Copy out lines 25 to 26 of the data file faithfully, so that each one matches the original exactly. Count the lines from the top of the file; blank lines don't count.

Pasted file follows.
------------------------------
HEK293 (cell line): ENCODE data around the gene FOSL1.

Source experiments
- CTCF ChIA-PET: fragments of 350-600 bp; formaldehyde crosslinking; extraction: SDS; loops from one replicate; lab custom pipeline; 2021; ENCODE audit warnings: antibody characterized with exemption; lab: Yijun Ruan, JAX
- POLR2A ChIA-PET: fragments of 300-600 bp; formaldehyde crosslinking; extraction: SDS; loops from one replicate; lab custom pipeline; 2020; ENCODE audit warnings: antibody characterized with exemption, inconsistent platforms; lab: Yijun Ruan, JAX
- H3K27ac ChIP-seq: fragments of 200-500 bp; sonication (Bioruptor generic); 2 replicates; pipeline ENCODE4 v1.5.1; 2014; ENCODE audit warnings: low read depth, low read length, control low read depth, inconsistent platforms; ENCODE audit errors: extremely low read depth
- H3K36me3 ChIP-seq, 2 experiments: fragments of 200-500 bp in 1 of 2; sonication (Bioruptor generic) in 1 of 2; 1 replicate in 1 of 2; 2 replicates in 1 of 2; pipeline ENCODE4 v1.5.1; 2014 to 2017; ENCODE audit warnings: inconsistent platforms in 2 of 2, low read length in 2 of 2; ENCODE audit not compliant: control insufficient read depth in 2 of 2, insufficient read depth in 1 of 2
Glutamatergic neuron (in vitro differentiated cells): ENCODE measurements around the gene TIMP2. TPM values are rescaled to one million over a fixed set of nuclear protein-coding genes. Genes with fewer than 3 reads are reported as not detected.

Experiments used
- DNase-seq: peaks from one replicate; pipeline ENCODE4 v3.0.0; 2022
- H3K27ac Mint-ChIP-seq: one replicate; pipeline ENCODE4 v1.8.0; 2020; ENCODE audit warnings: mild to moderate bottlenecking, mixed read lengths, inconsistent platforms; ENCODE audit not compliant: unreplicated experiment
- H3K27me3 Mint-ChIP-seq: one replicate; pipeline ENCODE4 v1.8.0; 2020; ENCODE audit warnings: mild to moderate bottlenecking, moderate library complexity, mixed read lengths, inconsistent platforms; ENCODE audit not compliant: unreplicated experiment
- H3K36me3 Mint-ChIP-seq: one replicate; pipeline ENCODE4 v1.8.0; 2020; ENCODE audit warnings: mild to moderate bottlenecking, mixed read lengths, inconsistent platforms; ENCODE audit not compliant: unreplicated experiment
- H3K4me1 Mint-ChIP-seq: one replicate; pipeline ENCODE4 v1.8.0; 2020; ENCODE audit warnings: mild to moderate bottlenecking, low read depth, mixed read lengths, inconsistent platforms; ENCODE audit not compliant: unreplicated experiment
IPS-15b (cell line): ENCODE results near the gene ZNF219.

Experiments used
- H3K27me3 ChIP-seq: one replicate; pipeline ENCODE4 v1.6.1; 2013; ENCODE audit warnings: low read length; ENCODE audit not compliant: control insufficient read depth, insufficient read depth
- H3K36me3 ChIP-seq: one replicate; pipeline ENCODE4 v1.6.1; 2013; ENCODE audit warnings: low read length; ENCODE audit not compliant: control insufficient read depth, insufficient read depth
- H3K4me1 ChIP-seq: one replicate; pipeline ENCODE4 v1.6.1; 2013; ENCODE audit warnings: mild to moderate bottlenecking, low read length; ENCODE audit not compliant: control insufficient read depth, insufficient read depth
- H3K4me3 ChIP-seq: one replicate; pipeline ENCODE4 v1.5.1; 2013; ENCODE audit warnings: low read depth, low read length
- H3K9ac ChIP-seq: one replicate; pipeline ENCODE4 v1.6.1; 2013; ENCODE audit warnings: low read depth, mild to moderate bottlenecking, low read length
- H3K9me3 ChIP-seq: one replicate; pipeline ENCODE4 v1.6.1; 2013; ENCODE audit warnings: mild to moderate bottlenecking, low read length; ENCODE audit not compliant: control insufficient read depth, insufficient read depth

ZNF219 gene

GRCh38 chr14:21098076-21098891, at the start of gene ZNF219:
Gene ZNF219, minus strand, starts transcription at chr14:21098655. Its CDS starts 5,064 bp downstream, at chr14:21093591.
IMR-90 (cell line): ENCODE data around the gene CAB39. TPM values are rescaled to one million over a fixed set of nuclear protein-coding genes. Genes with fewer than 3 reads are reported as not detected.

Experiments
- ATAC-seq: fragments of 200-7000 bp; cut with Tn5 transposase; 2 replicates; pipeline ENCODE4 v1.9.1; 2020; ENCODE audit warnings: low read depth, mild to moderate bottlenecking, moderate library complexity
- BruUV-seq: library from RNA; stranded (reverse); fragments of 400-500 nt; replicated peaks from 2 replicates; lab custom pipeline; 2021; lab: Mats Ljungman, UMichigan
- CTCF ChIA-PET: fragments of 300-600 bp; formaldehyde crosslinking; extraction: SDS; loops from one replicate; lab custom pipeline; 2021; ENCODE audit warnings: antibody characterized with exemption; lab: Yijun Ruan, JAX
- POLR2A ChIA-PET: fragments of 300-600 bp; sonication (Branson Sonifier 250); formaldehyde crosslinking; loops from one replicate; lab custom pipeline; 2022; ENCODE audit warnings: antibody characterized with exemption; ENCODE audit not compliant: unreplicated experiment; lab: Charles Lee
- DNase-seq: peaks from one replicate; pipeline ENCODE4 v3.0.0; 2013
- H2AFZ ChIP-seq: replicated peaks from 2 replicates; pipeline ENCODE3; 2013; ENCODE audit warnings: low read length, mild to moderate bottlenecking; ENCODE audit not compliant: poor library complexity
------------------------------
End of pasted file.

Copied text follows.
IMR-90 (cell line): ENCODE data around the gene CAB39. TPM values are rescaled to one million over a fixed set of nuclear protein-coding genes. Genes with fewer than 3 reads are reported as not detected.

Experiments